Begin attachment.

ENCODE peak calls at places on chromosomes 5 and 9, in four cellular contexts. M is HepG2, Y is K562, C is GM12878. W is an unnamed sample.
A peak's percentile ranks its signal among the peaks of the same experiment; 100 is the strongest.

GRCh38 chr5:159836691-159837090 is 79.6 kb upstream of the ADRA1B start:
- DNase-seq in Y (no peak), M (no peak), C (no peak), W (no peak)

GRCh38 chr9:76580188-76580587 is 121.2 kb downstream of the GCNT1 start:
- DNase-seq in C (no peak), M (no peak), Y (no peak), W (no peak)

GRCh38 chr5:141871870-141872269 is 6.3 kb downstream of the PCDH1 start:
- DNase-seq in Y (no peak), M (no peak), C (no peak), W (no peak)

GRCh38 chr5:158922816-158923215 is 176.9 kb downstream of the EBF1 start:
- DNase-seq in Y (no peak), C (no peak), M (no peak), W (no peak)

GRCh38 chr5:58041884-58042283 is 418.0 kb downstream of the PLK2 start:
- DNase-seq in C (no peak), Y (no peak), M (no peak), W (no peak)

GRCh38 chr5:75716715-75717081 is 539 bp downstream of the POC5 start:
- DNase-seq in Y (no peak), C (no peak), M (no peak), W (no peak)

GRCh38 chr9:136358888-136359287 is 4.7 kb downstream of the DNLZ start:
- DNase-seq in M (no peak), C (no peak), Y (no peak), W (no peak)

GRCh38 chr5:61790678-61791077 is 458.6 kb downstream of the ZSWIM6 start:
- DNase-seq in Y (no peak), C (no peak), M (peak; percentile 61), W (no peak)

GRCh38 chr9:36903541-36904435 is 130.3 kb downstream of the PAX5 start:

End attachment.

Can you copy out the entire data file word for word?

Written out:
ENCODE peak calls at places on chromosomes 5 and 9, in four cellular contexts. M is HepG2, Y is K562, C is GM12878. W is an unnamed sample.
A peak's percentile ranks its signal among the peaks of the same experiment; 100 is the strongest.

GRCh38 chr5:159836691-159837090 is 79.6 kb upstream of the ADRA1B start:
- DNase-seq in Y (no peak), M (no peak), C (no peak), W (no peak)

GRCh38 chr9:76580188-76580587 is 121.2 kb downstream of the GCNT1 start:
- DNase-seq in C (no peak), M (no peak), Y (no peak), W (no peak)

GRCh38 chr5:141871870-141872269 is 6.3 kb downstream of the PCDH1 start:
- DNase-seq in Y (no peak), M (no peak), C (no peak), W (no peak)

GRCh38 chr5:158922816-158923215 is 176.9 kb downstream of the EBF1 start:
- DNase-seq in Y (no peak), C (no peak), M (no peak), W (no peak)

GRCh38 chr5:58041884-58042283 is 418.0 kb downstream of the PLK2 start:
- DNase-seq in C (no peak), Y (no peak), M (no peak), W (no peak)

GRCh38 chr5:75716715-75717081 is 539 bp downstream of the POC5 start:
- DNase-seq in Y (no peak), C (no peak), M (no peak), W (no peak)

GRCh38 chr9:136358888-136359287 is 4.7 kb downstream of the DNLZ start:
- DNase-seq in M (no peak), C (no peak), Y (no peak), W (no peak)

GRCh38 chr5:61790678-61791077 is 458.6 kb downstream of the ZSWIM6 start:
- DNase-seq in Y (no peak), C (no peak), M (peak; percentile 61), W (no peak)

GRCh38 chr9:36903541-36904435 is 130.3 kb downstream of the PAX5 start: